Former America250 CEO Joe Daniels on the New Pressures of Leading in a Post-Pandemic World
It’s a brave new world out there when it comes to organizational leadership. Gone are the days of the screaming boss with the rolled-up sleeves and the take-no-prisoners attitude. People don’t want to work like that anymore — and they don’t. The pandemic, the great accelerator of existing change, created a whole new set of rules for leaders that were ushered in quickly and could have profound effects on how businesses and other entities exist both in the economy and in society writ large.
Joe Daniels, the former CEO of America250 who previously held the same position at The National September 11 Memorial & Museum as well as The National Medal of Honor Museum, has lived and worked through the changes of the last two decades, some of which have been welcome, others that have created challenges.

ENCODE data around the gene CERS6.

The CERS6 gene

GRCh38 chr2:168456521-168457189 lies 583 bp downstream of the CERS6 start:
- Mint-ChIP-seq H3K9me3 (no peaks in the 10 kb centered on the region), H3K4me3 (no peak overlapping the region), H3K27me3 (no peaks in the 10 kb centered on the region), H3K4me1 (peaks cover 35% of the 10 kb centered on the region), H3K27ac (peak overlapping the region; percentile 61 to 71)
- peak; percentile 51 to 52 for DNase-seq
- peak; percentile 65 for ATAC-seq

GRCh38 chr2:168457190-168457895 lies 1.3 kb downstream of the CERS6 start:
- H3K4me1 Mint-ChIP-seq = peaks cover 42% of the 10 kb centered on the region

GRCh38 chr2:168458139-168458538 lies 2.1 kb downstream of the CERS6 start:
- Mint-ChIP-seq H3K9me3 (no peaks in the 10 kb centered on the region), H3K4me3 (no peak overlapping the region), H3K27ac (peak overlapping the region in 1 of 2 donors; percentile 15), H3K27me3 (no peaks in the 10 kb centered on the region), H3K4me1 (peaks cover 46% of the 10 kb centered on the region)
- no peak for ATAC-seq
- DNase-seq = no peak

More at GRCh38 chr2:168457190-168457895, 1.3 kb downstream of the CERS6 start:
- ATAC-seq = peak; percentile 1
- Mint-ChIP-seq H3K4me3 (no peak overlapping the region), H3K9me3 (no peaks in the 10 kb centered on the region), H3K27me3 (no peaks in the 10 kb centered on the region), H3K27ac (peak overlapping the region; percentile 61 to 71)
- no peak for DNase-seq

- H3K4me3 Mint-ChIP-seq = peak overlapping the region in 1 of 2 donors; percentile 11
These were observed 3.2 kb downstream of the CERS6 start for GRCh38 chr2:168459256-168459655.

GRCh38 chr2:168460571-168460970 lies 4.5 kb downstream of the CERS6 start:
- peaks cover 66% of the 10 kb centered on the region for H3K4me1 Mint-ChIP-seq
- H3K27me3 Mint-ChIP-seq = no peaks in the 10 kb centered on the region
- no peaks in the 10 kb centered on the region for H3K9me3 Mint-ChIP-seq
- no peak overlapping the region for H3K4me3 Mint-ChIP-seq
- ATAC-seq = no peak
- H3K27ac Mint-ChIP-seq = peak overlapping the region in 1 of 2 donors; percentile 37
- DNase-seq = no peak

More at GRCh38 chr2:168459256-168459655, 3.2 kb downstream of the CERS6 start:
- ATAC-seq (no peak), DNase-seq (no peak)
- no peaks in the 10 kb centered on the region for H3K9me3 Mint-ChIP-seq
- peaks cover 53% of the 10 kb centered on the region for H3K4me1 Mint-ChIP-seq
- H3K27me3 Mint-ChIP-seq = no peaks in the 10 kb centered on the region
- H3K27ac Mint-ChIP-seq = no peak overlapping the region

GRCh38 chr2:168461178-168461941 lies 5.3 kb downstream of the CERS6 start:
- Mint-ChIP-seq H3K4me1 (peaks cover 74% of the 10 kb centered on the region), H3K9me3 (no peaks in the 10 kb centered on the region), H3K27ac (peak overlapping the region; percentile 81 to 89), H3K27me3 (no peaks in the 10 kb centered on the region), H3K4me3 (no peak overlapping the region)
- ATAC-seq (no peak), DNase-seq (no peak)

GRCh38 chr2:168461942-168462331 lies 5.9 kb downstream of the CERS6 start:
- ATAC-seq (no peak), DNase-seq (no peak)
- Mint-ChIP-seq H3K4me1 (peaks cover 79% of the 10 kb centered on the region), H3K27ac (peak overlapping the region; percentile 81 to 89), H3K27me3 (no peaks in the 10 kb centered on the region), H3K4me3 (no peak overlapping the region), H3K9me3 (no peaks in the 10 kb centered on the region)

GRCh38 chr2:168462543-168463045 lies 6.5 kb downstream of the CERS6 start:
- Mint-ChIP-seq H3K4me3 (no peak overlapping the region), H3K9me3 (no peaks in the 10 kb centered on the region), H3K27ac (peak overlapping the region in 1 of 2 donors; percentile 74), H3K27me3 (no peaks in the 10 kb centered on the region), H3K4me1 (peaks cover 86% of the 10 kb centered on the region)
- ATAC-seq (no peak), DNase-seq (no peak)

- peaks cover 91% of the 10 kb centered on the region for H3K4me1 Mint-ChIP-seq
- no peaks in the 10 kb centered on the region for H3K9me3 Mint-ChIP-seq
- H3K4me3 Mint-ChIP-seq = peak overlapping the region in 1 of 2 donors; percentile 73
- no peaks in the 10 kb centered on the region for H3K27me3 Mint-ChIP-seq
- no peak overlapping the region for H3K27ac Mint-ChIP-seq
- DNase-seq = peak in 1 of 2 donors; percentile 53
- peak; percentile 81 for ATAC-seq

Joseph Daniels, former CEO of the Sept. 11 Memorial and Museum in New York City, who led the project, said that one of the most demanding changes for his particular leadership style was maintaining a degree of connectivity and culture during a period when many people were distancing from each other.
“The biggest problem that I had with my leadership style, which really emphasizes a lot of individual and group interaction at the memorial, was not being together,” Joe Daniels says of the changes in working conditions during the initial pandemic period. “I had a lot of formal meetings with different levels of the organization, but a lot of it was walking the halls. And because we had built up both professional and social bonds, me dropping by was not an uncommon experience. The amount that I would learn in these casual but professional contexts was incredibly valuable. I mean, meeting with people who are on the construction team or in finance, me dropping in and spending 20 minutes listening to what they’re working on, I leave there learning a ton more. They leave there feeling extremely respected because I’m listening [to them] a lot.”